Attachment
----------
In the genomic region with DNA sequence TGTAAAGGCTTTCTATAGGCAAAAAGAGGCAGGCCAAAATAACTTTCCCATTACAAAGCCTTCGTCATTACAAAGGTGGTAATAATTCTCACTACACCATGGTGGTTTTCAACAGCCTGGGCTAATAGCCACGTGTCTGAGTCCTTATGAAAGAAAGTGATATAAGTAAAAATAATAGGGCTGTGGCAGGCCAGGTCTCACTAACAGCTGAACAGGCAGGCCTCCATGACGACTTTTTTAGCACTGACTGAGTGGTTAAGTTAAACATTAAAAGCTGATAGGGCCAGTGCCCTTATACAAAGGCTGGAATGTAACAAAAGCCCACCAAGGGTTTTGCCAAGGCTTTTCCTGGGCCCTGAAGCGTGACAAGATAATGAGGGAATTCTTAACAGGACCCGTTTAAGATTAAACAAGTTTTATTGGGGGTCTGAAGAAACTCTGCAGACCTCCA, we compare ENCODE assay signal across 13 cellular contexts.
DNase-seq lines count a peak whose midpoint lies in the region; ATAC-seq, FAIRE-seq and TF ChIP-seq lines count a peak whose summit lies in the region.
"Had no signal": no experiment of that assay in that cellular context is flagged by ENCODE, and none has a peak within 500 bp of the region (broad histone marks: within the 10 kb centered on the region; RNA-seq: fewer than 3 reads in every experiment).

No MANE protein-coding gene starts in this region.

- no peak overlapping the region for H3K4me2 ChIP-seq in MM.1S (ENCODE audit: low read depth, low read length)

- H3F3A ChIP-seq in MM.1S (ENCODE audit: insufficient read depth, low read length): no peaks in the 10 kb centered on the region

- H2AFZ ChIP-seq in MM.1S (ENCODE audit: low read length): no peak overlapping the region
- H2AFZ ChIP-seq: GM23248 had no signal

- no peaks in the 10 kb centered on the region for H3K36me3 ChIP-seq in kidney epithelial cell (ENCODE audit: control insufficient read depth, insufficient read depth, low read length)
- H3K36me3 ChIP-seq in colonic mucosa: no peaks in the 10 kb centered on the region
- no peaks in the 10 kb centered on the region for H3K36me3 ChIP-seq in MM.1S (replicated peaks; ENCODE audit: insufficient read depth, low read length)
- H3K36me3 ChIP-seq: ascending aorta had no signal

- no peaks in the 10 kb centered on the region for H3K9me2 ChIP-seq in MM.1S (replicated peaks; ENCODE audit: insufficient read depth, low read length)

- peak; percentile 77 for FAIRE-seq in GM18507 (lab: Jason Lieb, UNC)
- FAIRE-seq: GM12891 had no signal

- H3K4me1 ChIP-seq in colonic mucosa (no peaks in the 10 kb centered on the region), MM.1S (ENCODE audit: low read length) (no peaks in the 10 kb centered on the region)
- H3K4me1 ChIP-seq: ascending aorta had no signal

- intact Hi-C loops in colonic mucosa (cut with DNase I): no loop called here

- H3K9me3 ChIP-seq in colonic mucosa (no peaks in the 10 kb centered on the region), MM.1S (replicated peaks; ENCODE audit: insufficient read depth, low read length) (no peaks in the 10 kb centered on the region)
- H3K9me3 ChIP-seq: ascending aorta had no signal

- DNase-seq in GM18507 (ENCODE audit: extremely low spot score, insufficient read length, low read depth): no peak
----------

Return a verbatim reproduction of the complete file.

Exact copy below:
In the genomic region with DNA sequence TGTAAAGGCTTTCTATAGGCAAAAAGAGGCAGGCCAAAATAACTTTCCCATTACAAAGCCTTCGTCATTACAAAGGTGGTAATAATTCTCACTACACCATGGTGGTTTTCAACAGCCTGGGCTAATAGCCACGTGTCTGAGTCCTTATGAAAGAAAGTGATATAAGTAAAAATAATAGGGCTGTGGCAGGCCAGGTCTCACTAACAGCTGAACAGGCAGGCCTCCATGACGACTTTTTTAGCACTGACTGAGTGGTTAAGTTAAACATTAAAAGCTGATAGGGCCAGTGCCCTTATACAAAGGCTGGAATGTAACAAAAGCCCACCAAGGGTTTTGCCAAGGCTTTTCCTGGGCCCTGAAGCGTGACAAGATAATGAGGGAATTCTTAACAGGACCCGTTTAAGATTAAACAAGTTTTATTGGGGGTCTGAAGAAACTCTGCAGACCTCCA, we compare ENCODE assay signal across 13 cellular contexts.
DNase-seq lines count a peak whose midpoint lies in the region; ATAC-seq, FAIRE-seq and TF ChIP-seq lines count a peak whose summit lies in the region.
"Had no signal": no experiment of that assay in that cellular context is flagged by ENCODE, and none has a peak within 500 bp of the region (broad histone marks: within the 10 kb centered on the region; RNA-seq: fewer than 3 reads in every experiment).

No MANE protein-coding gene starts in this region.

- no peak overlapping the region for H3K4me2 ChIP-seq in MM.1S (ENCODE audit: low read depth, low read length)

- H3F3A ChIP-seq in MM.1S (ENCODE audit: insufficient read depth, low read length): no peaks in the 10 kb centered on the region

- H2AFZ ChIP-seq in MM.1S (ENCODE audit: low read length): no peak overlapping the region
- H2AFZ ChIP-seq: GM23248 had no signal

- no peaks in the 10 kb centered on the region for H3K36me3 ChIP-seq in kidney epithelial cell (ENCODE audit: control insufficient read depth, insufficient read depth, low read length)
- H3K36me3 ChIP-seq in colonic mucosa: no peaks in the 10 kb centered on the region
- no peaks in the 10 kb centered on the region for H3K36me3 ChIP-seq in MM.1S (replicated peaks; ENCODE audit: insufficient read depth, low read length)
- H3K36me3 ChIP-seq: ascending aorta had no signal

- no peaks in the 10 kb centered on the region for H3K9me2 ChIP-seq in MM.1S (replicated peaks; ENCODE audit: insufficient read depth, low read length)

- peak; percentile 77 for FAIRE-seq in GM18507 (lab: Jason Lieb, UNC)
- FAIRE-seq: GM12891 had no signal

- H3K4me1 ChIP-seq in colonic mucosa (no peaks in the 10 kb centered on the region), MM.1S (ENCODE audit: low read length) (no peaks in the 10 kb centered on the region)
- H3K4me1 ChIP-seq: ascending aorta had no signal

- intact Hi-C loops in colonic mucosa (cut with DNase I): no loop called here

- H3K9me3 ChIP-seq in colonic mucosa (no peaks in the 10 kb centered on the region), MM.1S (replicated peaks; ENCODE audit: insufficient read depth, low read length) (no peaks in the 10 kb centered on the region)
- H3K9me3 ChIP-seq: ascending aorta had no signal

- DNase-seq in GM18507 (ENCODE audit: extremely low spot score, insufficient read length, low read depth): no peak